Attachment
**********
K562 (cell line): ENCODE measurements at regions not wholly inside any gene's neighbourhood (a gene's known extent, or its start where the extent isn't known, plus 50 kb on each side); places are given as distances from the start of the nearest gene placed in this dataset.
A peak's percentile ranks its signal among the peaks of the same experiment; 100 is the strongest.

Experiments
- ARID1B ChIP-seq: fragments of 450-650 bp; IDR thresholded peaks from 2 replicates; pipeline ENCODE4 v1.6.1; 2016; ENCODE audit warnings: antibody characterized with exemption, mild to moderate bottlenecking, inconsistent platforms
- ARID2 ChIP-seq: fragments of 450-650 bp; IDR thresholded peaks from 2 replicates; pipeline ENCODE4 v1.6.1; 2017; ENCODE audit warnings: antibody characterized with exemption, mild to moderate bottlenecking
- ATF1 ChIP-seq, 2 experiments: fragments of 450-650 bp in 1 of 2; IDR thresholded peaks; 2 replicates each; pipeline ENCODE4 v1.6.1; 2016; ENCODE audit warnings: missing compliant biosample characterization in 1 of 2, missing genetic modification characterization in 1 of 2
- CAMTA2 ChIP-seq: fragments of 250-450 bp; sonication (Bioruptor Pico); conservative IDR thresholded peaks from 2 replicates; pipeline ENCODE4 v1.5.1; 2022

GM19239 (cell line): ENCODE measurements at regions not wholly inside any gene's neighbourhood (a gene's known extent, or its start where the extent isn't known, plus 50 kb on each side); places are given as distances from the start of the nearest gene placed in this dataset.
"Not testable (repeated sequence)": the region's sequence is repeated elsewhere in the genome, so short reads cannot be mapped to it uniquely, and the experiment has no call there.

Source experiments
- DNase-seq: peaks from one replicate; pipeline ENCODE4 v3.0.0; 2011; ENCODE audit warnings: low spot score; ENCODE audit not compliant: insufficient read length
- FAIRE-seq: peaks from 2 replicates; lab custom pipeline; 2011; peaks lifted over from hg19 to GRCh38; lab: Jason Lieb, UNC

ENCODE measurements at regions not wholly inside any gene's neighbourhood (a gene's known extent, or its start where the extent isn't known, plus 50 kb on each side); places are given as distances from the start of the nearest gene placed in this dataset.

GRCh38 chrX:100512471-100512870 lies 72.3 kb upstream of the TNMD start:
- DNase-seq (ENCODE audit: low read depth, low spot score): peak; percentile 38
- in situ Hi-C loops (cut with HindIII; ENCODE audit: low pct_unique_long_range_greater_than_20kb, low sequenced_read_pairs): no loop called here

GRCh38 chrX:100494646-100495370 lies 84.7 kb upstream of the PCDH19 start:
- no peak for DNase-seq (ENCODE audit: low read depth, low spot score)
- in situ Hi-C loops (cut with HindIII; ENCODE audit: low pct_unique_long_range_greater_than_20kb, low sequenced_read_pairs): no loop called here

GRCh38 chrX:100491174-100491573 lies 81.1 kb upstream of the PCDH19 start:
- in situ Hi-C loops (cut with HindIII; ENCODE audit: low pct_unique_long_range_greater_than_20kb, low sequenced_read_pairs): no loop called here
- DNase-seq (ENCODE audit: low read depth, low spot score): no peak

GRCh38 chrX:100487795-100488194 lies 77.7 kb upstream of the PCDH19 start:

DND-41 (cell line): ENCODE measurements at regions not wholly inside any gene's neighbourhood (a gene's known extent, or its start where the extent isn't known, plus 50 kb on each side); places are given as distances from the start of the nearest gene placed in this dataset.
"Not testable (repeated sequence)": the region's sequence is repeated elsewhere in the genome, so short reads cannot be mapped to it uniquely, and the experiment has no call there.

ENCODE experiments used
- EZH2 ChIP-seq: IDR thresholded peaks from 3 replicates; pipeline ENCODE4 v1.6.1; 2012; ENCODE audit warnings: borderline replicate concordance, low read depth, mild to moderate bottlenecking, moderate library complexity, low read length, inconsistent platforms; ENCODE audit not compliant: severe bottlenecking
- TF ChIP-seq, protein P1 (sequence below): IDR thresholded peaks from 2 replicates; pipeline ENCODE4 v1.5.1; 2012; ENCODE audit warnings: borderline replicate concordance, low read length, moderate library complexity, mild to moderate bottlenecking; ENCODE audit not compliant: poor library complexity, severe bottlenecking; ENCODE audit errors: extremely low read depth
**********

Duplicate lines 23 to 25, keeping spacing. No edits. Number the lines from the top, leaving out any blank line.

GRCh38 chrX:100487795-100488194 lies 77.7 kb upstream of the PCDH19 start:

DND-41 (cell line): ENCODE measurements at regions not wholly inside any gene's neighbourhood (a gene's known extent, or its start where the extent isn't known, plus 50 kb on each side); places are given as distances from the start of the nearest gene placed in this dataset.
"Not testable (repeated sequence)": the region's sequence is repeated elsewhere in the genome, so short reads cannot be mapped to it uniquely, and the experiment has no call there.